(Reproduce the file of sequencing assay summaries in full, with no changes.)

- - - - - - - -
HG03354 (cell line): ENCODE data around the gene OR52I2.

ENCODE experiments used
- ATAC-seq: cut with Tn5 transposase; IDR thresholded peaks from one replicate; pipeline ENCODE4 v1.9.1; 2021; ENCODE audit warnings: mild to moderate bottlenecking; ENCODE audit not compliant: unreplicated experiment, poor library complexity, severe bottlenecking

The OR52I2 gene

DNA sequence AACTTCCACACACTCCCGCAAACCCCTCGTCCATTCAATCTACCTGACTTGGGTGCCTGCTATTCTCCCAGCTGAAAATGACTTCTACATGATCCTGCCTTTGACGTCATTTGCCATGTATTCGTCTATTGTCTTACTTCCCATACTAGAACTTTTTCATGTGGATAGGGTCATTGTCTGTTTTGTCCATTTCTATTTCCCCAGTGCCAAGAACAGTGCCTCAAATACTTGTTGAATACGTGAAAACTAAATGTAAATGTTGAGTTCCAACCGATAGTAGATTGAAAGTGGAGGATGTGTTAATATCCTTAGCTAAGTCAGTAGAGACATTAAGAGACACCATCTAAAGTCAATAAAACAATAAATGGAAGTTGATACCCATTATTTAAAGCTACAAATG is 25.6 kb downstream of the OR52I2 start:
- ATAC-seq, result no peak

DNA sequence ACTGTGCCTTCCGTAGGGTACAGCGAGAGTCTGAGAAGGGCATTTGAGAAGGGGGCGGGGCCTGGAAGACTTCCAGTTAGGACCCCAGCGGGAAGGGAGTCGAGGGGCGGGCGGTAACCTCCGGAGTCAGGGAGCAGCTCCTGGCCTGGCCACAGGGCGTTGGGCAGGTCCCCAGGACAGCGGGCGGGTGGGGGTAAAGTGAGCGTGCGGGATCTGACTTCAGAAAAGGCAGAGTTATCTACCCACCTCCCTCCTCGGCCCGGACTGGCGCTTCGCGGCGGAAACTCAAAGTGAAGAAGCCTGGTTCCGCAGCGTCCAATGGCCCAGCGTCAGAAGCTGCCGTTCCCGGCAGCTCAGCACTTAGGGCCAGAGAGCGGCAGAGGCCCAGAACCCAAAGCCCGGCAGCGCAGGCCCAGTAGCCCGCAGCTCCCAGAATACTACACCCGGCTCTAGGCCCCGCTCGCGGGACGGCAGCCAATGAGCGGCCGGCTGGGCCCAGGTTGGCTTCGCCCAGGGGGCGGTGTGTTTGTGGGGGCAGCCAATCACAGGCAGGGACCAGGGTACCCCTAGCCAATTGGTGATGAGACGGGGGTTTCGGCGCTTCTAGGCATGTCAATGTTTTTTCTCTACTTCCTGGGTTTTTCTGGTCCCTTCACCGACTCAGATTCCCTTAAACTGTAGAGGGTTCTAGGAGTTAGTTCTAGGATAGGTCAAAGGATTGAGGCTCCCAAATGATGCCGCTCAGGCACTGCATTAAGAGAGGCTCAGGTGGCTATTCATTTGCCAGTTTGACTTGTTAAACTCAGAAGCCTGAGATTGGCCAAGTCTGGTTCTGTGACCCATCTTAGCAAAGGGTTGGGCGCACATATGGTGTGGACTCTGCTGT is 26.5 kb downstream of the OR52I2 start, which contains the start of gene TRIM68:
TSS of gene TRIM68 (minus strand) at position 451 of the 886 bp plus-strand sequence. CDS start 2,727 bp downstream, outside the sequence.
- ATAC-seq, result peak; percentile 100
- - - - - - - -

HG03354 (cell line): ENCODE data around the gene OR52I2.

ENCODE experiments used
- ATAC-seq: cut with Tn5 transposase; IDR thresholded peaks from one replicate; pipeline ENCODE4 v1.9.1; 2021; ENCODE audit warnings: mild to moderate bottlenecking; ENCODE audit not compliant: unreplicated experiment, poor library complexity, severe bottlenecking

The OR52I2 gene

DNA sequence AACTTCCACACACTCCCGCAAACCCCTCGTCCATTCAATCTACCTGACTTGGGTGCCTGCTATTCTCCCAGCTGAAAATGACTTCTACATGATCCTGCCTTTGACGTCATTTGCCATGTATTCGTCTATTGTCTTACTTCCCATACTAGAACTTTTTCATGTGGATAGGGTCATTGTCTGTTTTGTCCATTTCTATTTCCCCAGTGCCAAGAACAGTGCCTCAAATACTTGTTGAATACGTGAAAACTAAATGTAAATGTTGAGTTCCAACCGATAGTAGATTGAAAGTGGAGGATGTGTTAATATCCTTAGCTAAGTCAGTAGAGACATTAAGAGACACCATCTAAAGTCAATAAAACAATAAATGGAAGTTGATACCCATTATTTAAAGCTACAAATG is 25.6 kb downstream of the OR52I2 start:
- ATAC-seq, result no peak

DNA sequence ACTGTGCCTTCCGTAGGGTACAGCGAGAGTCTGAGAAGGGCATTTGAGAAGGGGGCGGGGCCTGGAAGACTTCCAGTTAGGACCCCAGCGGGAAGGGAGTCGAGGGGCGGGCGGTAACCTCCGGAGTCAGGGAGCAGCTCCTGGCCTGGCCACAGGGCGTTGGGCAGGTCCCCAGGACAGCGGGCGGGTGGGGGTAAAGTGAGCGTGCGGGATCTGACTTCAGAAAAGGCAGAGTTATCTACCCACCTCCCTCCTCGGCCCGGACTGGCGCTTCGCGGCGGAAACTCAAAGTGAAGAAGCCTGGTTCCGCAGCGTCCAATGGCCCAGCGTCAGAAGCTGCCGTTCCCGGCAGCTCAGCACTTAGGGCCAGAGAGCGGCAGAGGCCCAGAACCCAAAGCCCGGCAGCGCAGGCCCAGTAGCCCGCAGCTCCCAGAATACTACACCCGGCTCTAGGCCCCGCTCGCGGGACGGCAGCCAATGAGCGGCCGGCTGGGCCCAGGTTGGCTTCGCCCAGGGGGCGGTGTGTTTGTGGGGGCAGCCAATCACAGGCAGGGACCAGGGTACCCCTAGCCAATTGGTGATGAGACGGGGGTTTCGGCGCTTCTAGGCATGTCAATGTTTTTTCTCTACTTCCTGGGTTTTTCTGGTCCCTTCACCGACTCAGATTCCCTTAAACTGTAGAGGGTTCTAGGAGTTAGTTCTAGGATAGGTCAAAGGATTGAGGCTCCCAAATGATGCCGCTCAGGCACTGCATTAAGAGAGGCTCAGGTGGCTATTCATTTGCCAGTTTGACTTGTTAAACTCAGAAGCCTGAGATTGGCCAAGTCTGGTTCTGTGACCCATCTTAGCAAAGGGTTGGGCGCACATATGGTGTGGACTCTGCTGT is 26.5 kb downstream of the OR52I2 start, which contains the start of gene TRIM68:
TSS of gene TRIM68 (minus strand) at position 451 of the 886 bp plus-strand sequence. CDS start 2,727 bp downstream, outside the sequence.
- ATAC-seq, result peak; percentile 100